Green & Thrifty Living - updated June 15, 2012

The Owl Report

From the "Waste Not" files: When you think those markers are too dried out to use you can make watercolor paint. In this example small jars were used and water added to the jars just below the area for the screw top.

It's best to leave the markers for at least 8 hours, and the consistency of your watercolors will depend on the amount of water, the amount of ink in the markers, and how long you let them drain.

Once their ready, just cap the jars and give a good shake before use. Not really artist level watercolors but great for those rainy day projects.


June 12, 2012

One of the best investments I have made is buying a refrigerator brush, to brush under my refrigerator, where the coils are.( Stupid place for them, they are there because it looks neater, even though it is less efficient.) The first time I used it, there was an immediate noticeable decrease in the amount of time the refrig runs, using less energy, saving money, less wear and tear on the motor, so it should last longer.


April 13, 2012
Making a Mosquito Trap

Because mosquitoes are attracted to the CO2 we breathe out, I started looking for ideas that used CO2 as the bait for the mosquito trap. I did think of dry ice but it does dissipate fairly quickly.

I found a cached link on Google here. It seems to be active again now. I've rewritten the instructions some and hopefully it will work as well.

Thanks to the students for their hard work on this project. I've used some of their photos for illustration.

1 2 liter soda bottle
a sharp knife
black paper
candy thermometer

Take a 2 liter soda bottle. Cut off the top right below where it starts to narrow for the top, invert and place inside the lower half.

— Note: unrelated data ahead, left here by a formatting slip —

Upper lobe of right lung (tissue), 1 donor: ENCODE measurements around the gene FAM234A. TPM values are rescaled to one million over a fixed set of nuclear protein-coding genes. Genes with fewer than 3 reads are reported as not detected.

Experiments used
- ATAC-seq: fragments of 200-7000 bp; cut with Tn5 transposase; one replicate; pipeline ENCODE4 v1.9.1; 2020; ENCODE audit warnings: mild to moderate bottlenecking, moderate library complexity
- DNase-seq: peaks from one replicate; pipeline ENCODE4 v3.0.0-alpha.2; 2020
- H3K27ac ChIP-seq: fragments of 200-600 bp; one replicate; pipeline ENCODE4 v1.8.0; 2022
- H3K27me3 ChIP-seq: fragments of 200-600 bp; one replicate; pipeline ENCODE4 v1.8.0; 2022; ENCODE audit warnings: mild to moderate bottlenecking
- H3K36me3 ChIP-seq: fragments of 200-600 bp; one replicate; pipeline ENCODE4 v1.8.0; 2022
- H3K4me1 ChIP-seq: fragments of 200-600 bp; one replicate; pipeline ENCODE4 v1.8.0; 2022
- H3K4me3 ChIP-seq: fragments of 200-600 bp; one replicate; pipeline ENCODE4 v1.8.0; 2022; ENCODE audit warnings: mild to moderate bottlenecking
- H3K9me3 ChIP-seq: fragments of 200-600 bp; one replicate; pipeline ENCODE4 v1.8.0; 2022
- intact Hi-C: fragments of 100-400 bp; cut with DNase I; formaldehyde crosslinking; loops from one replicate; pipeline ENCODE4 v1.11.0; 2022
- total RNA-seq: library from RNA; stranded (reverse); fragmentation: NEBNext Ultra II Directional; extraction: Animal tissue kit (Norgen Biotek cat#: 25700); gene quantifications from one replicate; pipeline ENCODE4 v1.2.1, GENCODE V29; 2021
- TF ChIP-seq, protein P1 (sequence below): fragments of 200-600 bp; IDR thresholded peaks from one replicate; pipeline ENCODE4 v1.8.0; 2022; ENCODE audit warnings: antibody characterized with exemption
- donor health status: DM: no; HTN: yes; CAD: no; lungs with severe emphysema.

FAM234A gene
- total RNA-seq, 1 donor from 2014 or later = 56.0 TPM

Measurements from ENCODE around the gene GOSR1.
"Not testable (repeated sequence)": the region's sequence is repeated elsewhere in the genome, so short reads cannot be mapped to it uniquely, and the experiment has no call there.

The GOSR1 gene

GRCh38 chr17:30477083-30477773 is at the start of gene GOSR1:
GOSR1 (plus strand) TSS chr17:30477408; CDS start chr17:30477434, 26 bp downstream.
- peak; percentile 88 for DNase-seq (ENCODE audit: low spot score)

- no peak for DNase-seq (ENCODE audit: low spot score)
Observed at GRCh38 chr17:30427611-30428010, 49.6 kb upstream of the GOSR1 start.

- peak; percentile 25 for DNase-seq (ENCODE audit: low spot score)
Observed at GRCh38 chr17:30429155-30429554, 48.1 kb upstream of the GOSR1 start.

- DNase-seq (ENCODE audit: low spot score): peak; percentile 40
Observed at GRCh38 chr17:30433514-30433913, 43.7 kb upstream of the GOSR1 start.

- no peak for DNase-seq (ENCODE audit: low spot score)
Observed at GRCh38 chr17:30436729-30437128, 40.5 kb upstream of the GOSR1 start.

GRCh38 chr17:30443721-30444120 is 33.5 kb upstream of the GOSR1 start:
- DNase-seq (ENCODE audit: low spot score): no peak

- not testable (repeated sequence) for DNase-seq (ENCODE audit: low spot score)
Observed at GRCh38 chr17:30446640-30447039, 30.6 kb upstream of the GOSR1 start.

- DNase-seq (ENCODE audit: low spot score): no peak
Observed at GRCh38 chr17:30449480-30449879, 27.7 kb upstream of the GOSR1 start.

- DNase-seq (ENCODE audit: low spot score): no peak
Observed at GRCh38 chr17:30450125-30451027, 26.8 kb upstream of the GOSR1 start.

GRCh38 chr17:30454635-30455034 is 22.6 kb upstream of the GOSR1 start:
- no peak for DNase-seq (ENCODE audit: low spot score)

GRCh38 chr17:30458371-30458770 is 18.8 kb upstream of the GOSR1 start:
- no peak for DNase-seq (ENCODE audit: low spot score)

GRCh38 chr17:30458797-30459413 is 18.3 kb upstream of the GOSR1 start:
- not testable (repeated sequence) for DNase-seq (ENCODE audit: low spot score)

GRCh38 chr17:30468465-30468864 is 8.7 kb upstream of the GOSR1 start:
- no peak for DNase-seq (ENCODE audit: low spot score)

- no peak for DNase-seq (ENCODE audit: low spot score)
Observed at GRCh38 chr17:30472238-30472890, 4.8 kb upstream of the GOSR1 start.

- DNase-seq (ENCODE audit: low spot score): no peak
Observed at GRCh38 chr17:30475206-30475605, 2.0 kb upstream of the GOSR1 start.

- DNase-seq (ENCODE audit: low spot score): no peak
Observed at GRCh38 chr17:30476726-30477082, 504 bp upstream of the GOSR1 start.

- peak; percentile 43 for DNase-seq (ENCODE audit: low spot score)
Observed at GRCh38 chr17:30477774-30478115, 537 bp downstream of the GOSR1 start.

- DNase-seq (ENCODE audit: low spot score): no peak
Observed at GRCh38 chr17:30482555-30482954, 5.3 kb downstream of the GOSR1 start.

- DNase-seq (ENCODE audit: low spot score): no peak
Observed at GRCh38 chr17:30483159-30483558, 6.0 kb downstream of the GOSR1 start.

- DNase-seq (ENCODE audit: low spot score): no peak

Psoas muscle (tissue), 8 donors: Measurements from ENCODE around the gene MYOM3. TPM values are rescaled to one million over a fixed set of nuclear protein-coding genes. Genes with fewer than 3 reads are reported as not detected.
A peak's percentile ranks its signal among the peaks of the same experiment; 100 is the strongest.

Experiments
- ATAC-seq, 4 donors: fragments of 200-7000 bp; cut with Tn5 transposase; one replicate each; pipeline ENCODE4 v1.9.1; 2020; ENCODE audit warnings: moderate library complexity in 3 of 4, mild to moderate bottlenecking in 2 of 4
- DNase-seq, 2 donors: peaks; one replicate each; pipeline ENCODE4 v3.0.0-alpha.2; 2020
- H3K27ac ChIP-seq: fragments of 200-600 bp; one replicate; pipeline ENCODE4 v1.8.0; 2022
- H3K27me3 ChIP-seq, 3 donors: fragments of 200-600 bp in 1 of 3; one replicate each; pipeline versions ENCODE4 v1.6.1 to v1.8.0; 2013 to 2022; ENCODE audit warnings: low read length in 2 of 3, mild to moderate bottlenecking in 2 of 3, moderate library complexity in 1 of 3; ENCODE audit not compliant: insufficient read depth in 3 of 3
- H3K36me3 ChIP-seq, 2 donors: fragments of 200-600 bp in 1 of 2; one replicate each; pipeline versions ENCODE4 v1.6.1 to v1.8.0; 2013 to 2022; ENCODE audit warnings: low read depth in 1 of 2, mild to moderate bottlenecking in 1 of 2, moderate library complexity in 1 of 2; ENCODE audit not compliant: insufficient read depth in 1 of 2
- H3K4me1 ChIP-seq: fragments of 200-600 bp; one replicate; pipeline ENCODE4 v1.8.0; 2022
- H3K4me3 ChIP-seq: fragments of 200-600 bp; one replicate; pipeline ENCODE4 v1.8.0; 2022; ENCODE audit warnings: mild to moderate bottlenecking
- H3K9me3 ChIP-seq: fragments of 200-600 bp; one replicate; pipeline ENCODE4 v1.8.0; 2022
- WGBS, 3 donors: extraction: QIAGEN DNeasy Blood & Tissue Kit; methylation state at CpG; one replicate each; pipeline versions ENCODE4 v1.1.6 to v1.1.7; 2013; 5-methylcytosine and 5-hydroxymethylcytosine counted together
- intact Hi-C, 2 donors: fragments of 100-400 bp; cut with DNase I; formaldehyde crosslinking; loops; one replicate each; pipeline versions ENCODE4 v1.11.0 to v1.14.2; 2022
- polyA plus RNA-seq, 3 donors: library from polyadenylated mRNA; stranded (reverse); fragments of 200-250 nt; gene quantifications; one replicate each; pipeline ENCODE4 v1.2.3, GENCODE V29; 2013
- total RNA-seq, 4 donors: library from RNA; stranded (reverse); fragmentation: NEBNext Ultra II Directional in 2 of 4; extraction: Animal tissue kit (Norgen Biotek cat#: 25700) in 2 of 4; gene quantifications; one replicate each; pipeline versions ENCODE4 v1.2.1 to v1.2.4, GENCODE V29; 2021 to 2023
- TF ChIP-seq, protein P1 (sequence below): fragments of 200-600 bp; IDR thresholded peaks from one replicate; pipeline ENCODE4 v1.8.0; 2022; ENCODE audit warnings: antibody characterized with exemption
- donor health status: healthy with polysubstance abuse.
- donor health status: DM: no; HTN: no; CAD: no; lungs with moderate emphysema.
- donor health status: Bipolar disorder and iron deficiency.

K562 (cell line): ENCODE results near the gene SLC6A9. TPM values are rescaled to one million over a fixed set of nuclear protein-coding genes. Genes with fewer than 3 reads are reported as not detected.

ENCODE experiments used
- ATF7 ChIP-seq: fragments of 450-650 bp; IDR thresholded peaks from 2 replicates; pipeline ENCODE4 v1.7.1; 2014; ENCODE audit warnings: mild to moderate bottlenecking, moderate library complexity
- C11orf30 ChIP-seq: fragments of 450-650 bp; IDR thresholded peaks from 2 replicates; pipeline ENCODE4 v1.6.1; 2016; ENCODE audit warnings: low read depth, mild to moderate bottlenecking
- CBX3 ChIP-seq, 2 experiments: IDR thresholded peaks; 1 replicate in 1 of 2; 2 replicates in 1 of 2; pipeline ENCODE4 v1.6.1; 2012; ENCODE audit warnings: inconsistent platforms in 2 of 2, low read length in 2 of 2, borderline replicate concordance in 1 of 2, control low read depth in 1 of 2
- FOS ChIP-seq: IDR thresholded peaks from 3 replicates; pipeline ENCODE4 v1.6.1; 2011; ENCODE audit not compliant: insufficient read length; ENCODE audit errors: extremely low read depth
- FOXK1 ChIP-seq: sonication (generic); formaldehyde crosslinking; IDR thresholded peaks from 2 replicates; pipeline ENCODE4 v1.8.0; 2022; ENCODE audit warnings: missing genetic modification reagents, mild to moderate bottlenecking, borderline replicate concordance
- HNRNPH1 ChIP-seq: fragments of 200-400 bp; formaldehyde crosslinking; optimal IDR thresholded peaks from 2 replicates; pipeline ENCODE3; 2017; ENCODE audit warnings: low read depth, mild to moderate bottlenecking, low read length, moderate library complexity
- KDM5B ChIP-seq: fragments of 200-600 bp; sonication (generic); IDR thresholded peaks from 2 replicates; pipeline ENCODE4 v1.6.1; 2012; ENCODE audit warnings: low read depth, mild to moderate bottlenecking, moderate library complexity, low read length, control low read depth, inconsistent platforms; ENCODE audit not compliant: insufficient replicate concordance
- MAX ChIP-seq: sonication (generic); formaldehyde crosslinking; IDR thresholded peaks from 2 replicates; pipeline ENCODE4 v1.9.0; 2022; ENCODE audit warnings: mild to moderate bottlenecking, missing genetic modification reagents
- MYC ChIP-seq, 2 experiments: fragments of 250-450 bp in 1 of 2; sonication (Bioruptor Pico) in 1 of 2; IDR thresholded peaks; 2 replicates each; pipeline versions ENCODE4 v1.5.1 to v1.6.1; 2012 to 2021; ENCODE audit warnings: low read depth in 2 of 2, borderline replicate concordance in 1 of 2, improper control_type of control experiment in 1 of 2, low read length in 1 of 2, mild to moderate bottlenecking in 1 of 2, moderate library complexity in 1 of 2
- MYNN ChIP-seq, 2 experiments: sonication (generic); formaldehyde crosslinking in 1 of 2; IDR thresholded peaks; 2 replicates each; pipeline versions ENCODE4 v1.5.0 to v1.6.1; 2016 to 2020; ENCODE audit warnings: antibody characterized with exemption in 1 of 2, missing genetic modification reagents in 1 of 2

Make a simple sugar syrup.

1 cup sugar
1 cup water
2 cups cool water
1 tsp. active dry yeast


Bring 1 cup of the water to a boil.

Dissolve the sugar into the boiling water.

Once the sugar is dissolved completely, remove the pan from the heat. Stir in 2 cups cool water, stir well.

Check the temperature of the syrup to make sure it is no hotter than 90 degrees F, if hotter, let cool to 90 degrees F, add 1 tsp. active dry yeast, no need to mix. Put syrup in the bottom part of the bottle, using the cut off neck piece, leave in place.

Be sure to seal the two parts of the bottle with the tape. The fermenting yeast will release carbon dioxide. Put black paper around the bottle since mosquitoes like dark places and carbon dioxide. This mosquito trap will then start working.

TIPS: Put the trap in a dark and humid place for 2 weeks, you'll see the effect. You'll have to replace the sugar water + yeast solution every 2 weeks.

Many commenters have noted that this DIY mosquito trap doesn't work in all areas (or on all species of Mosquitos). Check out Mega-Catch mosquito traps for a commercial solution with a wider effectiveness.

Mar. 20, 2012
How to reuse silica gel packets

Feb. 11, 2011

Putting a sturdy space blanket, such as you can get at REI, under your bottom sheet, helps warm your bed much faster in the winter. Putting one on top also helps, but if you have a bunch of blankets below it, like I do, it takes awhile to make a difference, after all those blankets have warmed up! One of my cats likes to lie under the top space blanket. She has found it is a nice warm place.

Oct. 26, 2011

The following link has a lot of good ideas, in addition to the ones I have included here.

The Most Important Things You Can Do To Reduce Your Carbon Footprint
by sarah forman